Telling Lies

Saturday 25 April – Saturday 23 May 2015
Jane Queally: from the series Call of Duty, polaroid, 2013 | Telling Lies | Saturday 25 April – Saturday 23 May 2015 | RUA RED

Opening Reception Friday 24 April at 6pm

Curated by Paul McAree | featuring Terry Atkinson, Alan Butler, Cliona Harmey, Eva & Franco Mattes, Theresa Nanigan, Jane Queally, Jim Ricks, Martha Rosler, Sean Snyder, Suzanne Treister

The exhibition takes as its jumping off point Martha Rosler’s Fascination with the (Game of the) Exploding (Historical) Hollow Leg – a multimedia installation from 1983 which included a simulated war room with altered maps, nuclear-weapons descriptive material, recruitment posters, military clothing, a slide show of U.S. and European protest marches and posters, giant newspaper collages, a video loop, an audio tour of North American Radar Air Defense, a library of books on war, and more — all topped by a giant cargo parachute. Here, for RUA RED, the work is reimagined in 2015 where artworks by various artists engage in a dialogue beneath Rosler’s original cargo parachute.

Building on this scenario of a discombobulated war room, Jim Ricks has created a giant rug covering the gallery floor, on the subject of drones, and noting which countries use which aircraft, and where. It acts as a chilling reminder of observation and unseen attack – and is further reinforced by the fact that the rug has been hand made in Afghanistan. Visitors will be able to walk across and sit on this giant reference map in looking at the rest of the exhibition.

Theresa Nanigian will create a new large wall installation about the language of armed conflict and terrorism, its shared vernacular with commerce and sports, and not unlike the teaching aids plastered on Montessori walls, its use of jargon, buzzwords and euphemisms to guide, instruct and manipulate our thinking.Suzanne Treister will exhibit a series of A2 works entitled ‘Post surveillance art’ navigating the post-Snowdon age. Sean Snyder will exhibit Analepsis, composed of a series of excerpts taken from satellite television news reports. The individual 1-4 second clips are used to introduce the viewer to a given location. Through his method of re-editing the material and omission of the sound from the original news programs, Snyder restructures the footage, revealing the potential of a place to mean more than one thing and pointing to the cinematographic quality inherent in television news. 

Jane Queally’s polaroid photographs blur the line between fact and fiction – images are taken from both newspaper reportage on conflict and other from Playstation games, we are never certain of the source of either. Eva and Franco Mattes continue this investigation into loss of a sense of real in the online world, with Freedom, an online performance within an online war videogame in which Eva pleads with the other players to save her because she is “making an art performance”. The result is her being killed again and again.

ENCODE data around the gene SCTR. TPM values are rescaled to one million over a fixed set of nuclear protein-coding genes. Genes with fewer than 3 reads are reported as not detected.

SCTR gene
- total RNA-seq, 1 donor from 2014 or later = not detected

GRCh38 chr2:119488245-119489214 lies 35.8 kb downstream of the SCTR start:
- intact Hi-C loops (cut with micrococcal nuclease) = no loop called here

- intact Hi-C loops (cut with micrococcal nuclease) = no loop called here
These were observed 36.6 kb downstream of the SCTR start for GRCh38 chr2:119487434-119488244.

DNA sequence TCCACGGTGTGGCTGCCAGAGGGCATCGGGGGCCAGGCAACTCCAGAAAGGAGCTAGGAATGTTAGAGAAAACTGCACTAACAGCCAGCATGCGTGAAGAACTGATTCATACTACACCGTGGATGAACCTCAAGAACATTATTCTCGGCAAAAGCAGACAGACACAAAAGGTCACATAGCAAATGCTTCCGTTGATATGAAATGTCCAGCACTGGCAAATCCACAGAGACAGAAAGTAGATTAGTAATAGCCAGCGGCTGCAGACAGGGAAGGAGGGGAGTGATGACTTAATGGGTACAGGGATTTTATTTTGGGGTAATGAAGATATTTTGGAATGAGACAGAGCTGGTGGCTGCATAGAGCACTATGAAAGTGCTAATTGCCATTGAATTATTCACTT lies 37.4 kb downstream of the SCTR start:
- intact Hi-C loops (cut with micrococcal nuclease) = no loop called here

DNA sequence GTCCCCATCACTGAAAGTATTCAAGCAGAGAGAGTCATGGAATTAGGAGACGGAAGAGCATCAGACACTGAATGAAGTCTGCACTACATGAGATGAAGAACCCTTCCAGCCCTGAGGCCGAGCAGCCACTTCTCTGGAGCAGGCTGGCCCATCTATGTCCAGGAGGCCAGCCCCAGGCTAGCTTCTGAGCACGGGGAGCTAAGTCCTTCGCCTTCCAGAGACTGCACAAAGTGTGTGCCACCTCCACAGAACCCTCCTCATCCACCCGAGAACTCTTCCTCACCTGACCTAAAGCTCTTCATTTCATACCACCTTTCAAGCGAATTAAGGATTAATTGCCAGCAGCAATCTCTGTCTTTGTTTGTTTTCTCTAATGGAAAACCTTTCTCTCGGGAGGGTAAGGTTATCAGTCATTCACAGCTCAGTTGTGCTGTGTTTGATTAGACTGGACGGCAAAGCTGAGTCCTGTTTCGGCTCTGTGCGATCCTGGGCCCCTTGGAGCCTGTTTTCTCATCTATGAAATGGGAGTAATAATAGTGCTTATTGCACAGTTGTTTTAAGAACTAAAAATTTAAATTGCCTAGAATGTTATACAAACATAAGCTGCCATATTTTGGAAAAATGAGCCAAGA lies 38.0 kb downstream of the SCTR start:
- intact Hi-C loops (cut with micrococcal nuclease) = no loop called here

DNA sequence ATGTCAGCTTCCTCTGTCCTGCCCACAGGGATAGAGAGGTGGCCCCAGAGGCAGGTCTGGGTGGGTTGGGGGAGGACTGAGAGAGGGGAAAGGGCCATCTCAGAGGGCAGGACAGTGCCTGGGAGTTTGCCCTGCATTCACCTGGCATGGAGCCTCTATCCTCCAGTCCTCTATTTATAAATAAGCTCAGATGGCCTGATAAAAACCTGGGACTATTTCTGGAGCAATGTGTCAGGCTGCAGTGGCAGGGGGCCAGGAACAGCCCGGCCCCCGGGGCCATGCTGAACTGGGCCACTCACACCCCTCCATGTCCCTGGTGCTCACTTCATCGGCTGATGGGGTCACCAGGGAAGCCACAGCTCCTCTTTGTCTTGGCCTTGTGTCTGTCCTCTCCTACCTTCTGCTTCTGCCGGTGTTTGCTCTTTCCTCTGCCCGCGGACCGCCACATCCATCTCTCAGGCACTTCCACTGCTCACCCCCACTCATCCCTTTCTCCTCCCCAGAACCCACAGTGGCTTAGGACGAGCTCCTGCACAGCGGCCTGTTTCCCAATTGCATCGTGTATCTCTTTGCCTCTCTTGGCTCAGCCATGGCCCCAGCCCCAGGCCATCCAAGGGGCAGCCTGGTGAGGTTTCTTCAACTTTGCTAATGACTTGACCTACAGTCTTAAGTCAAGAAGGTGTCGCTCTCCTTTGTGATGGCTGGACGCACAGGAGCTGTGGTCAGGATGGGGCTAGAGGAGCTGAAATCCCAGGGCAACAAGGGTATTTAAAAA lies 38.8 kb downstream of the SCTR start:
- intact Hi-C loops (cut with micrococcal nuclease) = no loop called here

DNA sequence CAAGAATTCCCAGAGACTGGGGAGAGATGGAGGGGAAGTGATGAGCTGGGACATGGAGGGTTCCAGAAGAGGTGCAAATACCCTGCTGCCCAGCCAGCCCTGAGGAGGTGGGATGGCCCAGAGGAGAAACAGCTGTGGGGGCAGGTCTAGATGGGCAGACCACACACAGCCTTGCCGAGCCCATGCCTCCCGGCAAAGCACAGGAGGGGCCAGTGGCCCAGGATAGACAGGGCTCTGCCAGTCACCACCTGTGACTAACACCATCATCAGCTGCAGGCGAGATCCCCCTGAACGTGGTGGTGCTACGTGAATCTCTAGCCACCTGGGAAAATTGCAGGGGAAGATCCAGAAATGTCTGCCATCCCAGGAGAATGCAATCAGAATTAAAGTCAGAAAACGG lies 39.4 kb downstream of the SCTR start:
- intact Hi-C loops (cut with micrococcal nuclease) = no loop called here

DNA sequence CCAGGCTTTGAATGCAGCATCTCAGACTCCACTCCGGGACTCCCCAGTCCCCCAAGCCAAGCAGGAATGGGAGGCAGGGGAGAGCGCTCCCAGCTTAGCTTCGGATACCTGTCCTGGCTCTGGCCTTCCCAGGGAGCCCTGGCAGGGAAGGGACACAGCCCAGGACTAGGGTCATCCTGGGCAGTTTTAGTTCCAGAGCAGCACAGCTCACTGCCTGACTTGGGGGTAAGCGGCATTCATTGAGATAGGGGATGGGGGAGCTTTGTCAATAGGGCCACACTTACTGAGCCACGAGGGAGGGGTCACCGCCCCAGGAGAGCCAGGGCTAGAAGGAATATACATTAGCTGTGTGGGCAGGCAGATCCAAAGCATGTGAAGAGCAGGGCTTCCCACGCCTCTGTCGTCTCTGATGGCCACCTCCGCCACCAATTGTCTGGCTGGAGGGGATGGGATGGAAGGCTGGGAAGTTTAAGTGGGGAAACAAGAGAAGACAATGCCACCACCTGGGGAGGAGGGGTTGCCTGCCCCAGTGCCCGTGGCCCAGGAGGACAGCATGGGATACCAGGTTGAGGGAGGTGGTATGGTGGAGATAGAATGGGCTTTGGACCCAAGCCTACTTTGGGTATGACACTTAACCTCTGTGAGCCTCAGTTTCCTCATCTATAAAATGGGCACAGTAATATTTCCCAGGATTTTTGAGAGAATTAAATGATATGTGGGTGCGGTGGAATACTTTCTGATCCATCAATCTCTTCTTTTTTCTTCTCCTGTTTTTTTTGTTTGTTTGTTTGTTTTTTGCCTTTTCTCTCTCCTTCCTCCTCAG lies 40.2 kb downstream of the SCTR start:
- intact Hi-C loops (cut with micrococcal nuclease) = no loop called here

Alan Butler’s work explores how the dialogues which shape our understanding of the world are external constructs; mere extensions or ideological bi-products of democratic, free-market-capitalist societies. The recurring use of appropriated content is a device that reveals the limits and unoriginality of the ways in which we communicate. Butler’s subject, the Internet, is pulled apart by appropriating particular artefacts he has found online that not only underline how much web content perpetuates the total belief in the medium by which it is transmitted, but importantly reflects the utter atomization of society in the 21st Century – in all its HD, real-time, surround sound, phantasmic banality.

Cliona Harmey’s Data-sky uses live-transmission information received from passing planes—combined with images of the sky—as a form of live electronic writing, updated each time another plane enters the range of the receiver The work exists at the intersection of sculpture, object hacking, DIY/enthusiast electronics and live transmission. It combines natural and man-made systems.

This diverse and eclectic show goes from the overtly political to the personal, and seeks to foster a sense of discussion and debate within a contemporary ideas chamber.

Image: Jane Queally: from the series Call of Duty, polaroid, 2013
Saturday 25 April – Saturday 23 May 2015
RUA RED
South Dublin Arts Centre
Tallaght, Dublin 24
Telephone: +353 1 451 5860
info@ruared.ie
www.ruared.ie
Opening hours / start times:
Monday 10:00 - 18:00
Tuesday 10:00 - 18:00
Wednesday 10:00 - 18:00
Thursday 10:00 - 18:00
Friday 10:00 - 18:00
Saturday 10:00 - 18:00
Admission / price: Free

 
Associated sites
Design: iCulture • Privacy and cookies
Tweets by dnoting
day before opening reception
day of opening reception
day before open to public
day open to public
day before closing
day of closing

(e-mail addresses are not retained after the reminder is sent)

other sites designed or
assisted by iCulture